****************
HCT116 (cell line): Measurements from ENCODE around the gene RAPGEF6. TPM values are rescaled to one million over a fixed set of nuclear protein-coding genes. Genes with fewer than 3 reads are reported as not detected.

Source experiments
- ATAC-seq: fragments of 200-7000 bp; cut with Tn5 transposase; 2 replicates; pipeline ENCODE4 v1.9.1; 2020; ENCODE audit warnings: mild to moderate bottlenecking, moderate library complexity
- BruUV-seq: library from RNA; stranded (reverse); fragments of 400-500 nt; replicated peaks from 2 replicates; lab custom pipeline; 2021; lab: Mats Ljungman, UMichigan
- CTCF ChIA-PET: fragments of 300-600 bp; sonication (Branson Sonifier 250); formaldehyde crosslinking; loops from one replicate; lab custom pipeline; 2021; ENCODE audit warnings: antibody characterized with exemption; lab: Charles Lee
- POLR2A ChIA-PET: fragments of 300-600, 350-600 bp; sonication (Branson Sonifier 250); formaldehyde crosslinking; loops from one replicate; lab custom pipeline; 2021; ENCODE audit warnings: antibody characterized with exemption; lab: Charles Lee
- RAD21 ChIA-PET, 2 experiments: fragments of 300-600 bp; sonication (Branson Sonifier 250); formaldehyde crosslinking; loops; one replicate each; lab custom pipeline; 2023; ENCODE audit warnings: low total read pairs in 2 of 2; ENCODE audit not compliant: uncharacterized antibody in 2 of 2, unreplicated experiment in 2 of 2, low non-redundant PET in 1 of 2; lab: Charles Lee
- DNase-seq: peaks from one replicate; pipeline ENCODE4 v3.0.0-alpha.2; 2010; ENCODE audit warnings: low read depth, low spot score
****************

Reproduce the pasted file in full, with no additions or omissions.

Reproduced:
HCT116 (cell line): Measurements from ENCODE around the gene RAPGEF6. TPM values are rescaled to one million over a fixed set of nuclear protein-coding genes. Genes with fewer than 3 reads are reported as not detected.

Source experiments
- ATAC-seq: fragments of 200-7000 bp; cut with Tn5 transposase; 2 replicates; pipeline ENCODE4 v1.9.1; 2020; ENCODE audit warnings: mild to moderate bottlenecking, moderate library complexity
- BruUV-seq: library from RNA; stranded (reverse); fragments of 400-500 nt; replicated peaks from 2 replicates; lab custom pipeline; 2021; lab: Mats Ljungman, UMichigan
- CTCF ChIA-PET: fragments of 300-600 bp; sonication (Branson Sonifier 250); formaldehyde crosslinking; loops from one replicate; lab custom pipeline; 2021; ENCODE audit warnings: antibody characterized with exemption; lab: Charles Lee
- POLR2A ChIA-PET: fragments of 300-600, 350-600 bp; sonication (Branson Sonifier 250); formaldehyde crosslinking; loops from one replicate; lab custom pipeline; 2021; ENCODE audit warnings: antibody characterized with exemption; lab: Charles Lee
- RAD21 ChIA-PET, 2 experiments: fragments of 300-600 bp; sonication (Branson Sonifier 250); formaldehyde crosslinking; loops; one replicate each; lab custom pipeline; 2023; ENCODE audit warnings: low total read pairs in 2 of 2; ENCODE audit not compliant: uncharacterized antibody in 2 of 2, unreplicated experiment in 2 of 2, low non-redundant PET in 1 of 2; lab: Charles Lee
- DNase-seq: peaks from one replicate; pipeline ENCODE4 v3.0.0-alpha.2; 2010; ENCODE audit warnings: low read depth, low spot score